The talent show dramatizes what Simon Frith once referred to as the ‘shifting boundary between the “staged” and the everyday’ (1996: 204). This observation from the pre-digital age is equally applicable to digital platforms. It is dramatized in the narratives and representations in the talent show, as much as in the staged video or streamed performances on YouTube, Kaishou, or TikTok. The talent show condenses the mechanics of the modern music industry. It becomes a metaphor for the clash of competitive individualism and collective participation, as performers travel the mythical journey from obscurity to stardom, profiting from a winner-takes-all economy whilst simultaneously embedded into scenes, communities and fan cultures.
Outside of the talent shows in China, a dynamic digital music infrastructure is developing within which over 100 platforms, currently reaching over 600 million streaming users, provide outlets for musicians to upload recordings, stream performances, and receive commentary. Although, in the early days the rewards were via types of ad-hoc ‘virtual gifting’, the platforms are becoming increasingly redesigned to allow amateur and unknown musicians a structured route towards audiences, and to connect with media and music industries intermediaries. For example, in 2017 Tencent Music – a Chinese company online platform that develops streaming services – initiated an ‘incentive project’ to motivate indie musicians to upload their recordings, claiming to reach potentially 800 million monthly users. Tencent reportedly paid out 590 million Yuan (approximately 84 million U.S. dollars) to musicians (although contractual details of this are not clear, and it’s an issue for our ongoing research). This project became more formally constituted as the Tencent Musician Program – a platform that allows musicians to create and share their music, connect with publishers, and to receive input and advice on publicity, marketing and copyright. At the same time, the platform enables listening, watching, socialising and interacting. Music platforms in China, ranging from short video platforms like TikTok, social media platforms like SinaWeibo, and music streaming platforms like QQ music, have initiated similar projects to encourage musicians and gain ‘content.’ Last year, Tencent announced additional projects to support more traditional folk and Chinese dialect music.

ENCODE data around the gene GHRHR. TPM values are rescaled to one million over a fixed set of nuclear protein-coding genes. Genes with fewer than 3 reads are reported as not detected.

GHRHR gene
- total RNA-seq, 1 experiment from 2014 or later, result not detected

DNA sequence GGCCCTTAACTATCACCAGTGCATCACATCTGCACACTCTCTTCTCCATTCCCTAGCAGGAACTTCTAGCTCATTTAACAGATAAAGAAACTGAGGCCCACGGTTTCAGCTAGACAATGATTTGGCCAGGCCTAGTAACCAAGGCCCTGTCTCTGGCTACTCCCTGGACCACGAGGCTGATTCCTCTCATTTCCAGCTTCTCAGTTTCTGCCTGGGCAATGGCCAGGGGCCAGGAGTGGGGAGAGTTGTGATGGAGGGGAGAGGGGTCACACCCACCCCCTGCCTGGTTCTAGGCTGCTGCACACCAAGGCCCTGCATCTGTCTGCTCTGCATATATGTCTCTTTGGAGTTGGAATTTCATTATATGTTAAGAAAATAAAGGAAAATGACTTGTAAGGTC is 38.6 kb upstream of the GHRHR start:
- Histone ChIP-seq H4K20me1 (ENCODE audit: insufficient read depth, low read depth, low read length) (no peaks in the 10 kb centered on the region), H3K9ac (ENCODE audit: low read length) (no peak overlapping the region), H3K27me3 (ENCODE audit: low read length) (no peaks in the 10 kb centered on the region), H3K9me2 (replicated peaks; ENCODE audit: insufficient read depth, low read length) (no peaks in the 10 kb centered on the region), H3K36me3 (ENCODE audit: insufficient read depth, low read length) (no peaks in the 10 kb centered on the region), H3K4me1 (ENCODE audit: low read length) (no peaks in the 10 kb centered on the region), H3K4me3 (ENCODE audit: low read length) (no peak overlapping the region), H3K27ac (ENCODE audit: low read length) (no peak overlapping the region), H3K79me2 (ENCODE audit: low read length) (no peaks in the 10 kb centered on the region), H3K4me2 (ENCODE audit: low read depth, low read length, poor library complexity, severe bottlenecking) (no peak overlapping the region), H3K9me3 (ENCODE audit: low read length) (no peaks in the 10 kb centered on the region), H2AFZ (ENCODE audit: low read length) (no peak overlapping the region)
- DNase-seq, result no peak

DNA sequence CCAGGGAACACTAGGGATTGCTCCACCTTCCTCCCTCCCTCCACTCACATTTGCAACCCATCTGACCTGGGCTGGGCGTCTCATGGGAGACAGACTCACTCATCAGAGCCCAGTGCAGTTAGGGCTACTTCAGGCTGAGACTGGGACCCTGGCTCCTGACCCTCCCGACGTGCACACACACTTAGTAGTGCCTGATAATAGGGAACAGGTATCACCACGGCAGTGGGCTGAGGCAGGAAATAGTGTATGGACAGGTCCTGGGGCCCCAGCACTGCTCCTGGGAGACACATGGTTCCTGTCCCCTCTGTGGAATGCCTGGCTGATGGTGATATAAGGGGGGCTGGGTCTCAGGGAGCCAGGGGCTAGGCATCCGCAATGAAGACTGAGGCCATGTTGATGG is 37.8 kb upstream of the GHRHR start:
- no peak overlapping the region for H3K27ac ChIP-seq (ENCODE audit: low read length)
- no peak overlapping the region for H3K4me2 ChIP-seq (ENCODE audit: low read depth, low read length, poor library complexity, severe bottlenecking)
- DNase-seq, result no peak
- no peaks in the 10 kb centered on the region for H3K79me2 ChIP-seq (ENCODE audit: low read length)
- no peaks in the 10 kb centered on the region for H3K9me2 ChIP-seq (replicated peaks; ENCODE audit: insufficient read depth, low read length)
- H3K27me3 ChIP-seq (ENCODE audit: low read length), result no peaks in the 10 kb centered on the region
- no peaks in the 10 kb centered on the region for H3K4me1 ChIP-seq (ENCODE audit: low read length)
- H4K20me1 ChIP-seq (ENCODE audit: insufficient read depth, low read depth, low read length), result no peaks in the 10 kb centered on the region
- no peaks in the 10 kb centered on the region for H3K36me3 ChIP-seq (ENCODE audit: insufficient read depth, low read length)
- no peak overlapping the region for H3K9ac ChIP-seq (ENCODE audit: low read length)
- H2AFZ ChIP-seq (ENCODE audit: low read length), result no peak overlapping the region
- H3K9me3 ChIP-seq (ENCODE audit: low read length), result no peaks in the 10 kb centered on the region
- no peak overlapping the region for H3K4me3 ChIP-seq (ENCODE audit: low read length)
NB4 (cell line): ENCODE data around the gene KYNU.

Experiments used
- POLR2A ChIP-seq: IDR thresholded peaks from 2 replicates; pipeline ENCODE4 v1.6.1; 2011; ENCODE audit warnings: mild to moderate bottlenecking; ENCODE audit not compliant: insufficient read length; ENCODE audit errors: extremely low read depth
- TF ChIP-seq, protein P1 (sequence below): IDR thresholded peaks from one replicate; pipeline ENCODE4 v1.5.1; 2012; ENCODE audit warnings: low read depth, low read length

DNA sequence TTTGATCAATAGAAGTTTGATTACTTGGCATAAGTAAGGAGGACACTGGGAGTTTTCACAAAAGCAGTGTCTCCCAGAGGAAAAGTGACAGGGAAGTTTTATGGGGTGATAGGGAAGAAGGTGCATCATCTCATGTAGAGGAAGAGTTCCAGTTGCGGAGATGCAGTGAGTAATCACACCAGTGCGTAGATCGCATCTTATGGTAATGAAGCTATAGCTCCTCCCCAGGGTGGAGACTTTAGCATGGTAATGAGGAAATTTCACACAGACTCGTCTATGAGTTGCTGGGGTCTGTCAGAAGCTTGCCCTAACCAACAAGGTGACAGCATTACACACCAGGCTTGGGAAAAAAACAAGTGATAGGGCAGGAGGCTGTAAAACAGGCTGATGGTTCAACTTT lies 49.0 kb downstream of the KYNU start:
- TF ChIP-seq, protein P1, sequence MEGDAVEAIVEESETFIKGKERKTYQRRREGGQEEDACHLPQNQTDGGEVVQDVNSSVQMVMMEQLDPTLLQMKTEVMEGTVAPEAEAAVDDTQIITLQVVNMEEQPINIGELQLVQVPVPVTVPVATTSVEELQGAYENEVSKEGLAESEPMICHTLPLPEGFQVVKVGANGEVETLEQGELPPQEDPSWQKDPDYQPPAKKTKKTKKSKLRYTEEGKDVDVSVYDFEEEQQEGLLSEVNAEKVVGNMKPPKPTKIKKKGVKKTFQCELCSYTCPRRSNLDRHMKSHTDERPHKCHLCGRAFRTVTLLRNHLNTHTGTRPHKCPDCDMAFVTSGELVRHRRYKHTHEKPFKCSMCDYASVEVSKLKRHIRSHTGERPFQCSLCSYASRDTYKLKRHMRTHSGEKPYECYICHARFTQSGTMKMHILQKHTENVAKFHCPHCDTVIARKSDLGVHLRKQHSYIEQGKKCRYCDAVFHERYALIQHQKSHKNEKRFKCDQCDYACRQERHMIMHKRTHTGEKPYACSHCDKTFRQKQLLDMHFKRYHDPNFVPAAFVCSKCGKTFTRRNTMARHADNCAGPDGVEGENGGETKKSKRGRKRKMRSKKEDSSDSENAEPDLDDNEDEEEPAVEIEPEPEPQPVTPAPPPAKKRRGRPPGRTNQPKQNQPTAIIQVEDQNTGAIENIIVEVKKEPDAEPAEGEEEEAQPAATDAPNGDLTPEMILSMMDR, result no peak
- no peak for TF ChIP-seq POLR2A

In our article we refer to ‘platform musicians’. This emergent identity builds upon and extends the way commerce, industry and technology, intersecting with the activities of musicians and audiences, allowed for the emergence of the ‘recording artist’, and commercial venues afforded the ‘live performer’. A good example of this would be No Party For Cao Dong (Cao Dong Meiyou Paidui). This Taiwan band has, since its formation, used platforms to release recordings, to live stream recordings and performances, and created the title song for the video game Devotion. Although there are many differences between what No Party For Cao Dong are doing and the presentation of musicians on talent shows (and the way idols and celebrities use platforms), there is a growing trend for bands to use audio streaming and live apps from their earliest days. A variety of platforms afford the blending of performance and recording with other visual arts and moving images. Platforms allow musicians to create with other musicians, and to put their work online and receive immediate responses, and to gain fans and to interact with these followers. The platform musician bridges the stage, studio, and screen. The stage becomes a platform, and the platform becomes a stage.
Keith Negus and Qian Zhang
Auslander, Philip (2012) ‘Digital Liveness: A Historico-Philosophical Perspective’ PAJ: A Journal of Performance and Art, 34/3, pp. 3-11.
Frith, Simon (1996) Performing Rites, Oxford: Oxford University Press.